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Police releases emergency call response manual

Posted November. 14, 2013 04:42,   


"I`m in a house near Motgol playground. I`ve raped."

"Motgol playground?"

This is a part of questions and answers between a woman who called police on the phone to report her being raped and a person who received the call. It was a murder case of a serial killer Oh Won-chun. Before the victim lost grasp of the phone, the woman and the person who received her call talked for 80 seconds for 12 sets of Q&As, and nine were made by the receiver asking back what she already said. Had the receptionist not asked back but instead asked the features, clothing, way of speaking and location of the house of the rapist, police cold have found the location before the woman was killed. However, police did not have standard questionnaires for manuals.

For the first time, police will officially create a 112 emergency call response manual. On Monday, Police said it would distribute guidelines for 112 emergency call response on nationwide 112 centers and police stations. When the issue of manual absence was pointed out in August last year, the National Police Agency and some regional police agencies made a 40-page booklet, but it is the first time to make a manual covering details from registration to guidelines for instructions and treatment.

The Dong-A Ilbo analyzed conversation between the victim and Oh with corporal Jeong In-hwan who participated in making the manual, and saw how the results will be if the new manual is applied. This was heavily discussed at a two-week camp training among 13 emergency call receivers who stayed at a constabulary unit in Yongin at the end of July to make the manual.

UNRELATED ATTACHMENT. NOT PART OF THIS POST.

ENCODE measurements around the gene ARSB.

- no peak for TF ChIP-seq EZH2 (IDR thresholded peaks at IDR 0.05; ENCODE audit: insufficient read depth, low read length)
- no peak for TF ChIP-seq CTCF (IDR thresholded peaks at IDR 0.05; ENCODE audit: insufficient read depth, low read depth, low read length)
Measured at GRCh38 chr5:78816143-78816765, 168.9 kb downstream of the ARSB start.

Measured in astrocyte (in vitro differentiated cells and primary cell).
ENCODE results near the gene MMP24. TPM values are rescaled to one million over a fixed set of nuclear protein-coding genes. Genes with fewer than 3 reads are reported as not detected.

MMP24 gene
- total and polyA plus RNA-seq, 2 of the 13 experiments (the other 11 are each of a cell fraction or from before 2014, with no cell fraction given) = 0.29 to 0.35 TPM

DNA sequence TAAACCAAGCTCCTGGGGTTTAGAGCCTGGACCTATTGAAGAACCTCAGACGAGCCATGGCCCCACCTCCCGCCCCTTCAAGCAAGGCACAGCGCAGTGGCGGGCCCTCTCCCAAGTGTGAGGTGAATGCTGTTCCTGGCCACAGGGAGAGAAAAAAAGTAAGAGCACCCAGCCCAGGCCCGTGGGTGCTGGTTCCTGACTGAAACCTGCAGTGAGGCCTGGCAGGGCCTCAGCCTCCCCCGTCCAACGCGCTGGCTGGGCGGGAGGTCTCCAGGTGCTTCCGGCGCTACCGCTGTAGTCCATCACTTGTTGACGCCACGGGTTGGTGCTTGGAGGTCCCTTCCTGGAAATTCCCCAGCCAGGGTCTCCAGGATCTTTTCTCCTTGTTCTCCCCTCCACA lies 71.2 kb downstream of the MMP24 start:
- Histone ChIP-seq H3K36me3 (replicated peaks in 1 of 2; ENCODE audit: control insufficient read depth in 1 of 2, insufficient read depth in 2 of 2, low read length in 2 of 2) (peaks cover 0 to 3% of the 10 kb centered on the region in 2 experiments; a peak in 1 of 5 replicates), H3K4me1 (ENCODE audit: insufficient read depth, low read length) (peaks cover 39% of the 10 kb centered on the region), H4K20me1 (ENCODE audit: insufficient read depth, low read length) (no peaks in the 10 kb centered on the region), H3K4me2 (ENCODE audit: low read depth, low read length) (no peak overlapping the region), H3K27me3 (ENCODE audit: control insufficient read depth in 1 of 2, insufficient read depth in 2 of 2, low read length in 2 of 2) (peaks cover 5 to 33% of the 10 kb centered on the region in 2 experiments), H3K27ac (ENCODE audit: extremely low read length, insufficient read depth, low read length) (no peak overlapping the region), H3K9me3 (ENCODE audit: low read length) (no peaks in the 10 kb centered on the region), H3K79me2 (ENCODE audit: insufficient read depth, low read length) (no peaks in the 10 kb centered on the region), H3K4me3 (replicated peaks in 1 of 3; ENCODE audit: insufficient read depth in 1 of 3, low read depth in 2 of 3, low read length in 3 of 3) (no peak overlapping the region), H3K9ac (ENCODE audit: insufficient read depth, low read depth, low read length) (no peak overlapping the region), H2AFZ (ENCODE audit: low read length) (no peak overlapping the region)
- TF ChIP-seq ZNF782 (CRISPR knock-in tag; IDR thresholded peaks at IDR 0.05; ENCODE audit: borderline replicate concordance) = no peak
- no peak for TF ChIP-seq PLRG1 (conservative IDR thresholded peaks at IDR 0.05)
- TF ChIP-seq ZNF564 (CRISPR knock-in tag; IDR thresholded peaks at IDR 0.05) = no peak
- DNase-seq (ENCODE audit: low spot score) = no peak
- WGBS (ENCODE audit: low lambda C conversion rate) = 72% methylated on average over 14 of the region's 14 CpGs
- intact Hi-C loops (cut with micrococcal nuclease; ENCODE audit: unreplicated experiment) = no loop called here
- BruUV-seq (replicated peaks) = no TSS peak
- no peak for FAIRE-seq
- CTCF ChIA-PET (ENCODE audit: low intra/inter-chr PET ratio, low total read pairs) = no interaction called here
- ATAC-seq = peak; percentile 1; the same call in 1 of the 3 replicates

① Applying the standard questionnaires

The manual for repeating questions reflected standard questions asking for the location of reporting and the features and clothing of the offender. The manual was made to ask information that can help police find the location the victim reports such as size of the room, color of the front door, and the features and clothing of the offender. For Oh`s case, if the receiver had asked accurately to find out "first floor of a multi-household building, 00 color front door and 00 color room door," and also spotted Oh`s appearance by finding "a partly bald 40-something man with Chinese accent," police could have found Oh`s house in early hunt.

② Securing victim`s safety as priority

In Oh`s case, the victim said she locked the door after Oh went out of the room. The receiver asked back, "You locked the door?" repeatedly. If the receiver first asked where the crime is being committed or whether the victim can escape to outside first, he or she could have guided the victim to see if there is additional lock system to prevent the offender from coming in, and calmed the victim that police would arrive soon.

③ The voice could no longer be heard, but the receiver kept on repeating `Hello`

The victim dropped the phone and screamed for more than six minutes, but police kept on asking for the address. The new manual classifies a sudden stop of voice of the victim as incomplete reporting and wrote one-page guideline for response. Jeong said, "If the victim is not in a situation to speak, it is one way to induce the person to knock on the phone to signal yes or no."

④ Systemizing instructions and search

Police failed an early search for the location as it ordered mobilization without reporting the place was inside a house. The new manual includes emergency house searching guidelines. If police, as the victim reported, first investigated inside the houses located 825 meters between the Motgol playground and Jidong Elementary school, and searched for houses where a 40-something man using Chinese lived, a faster hunt could have been possible.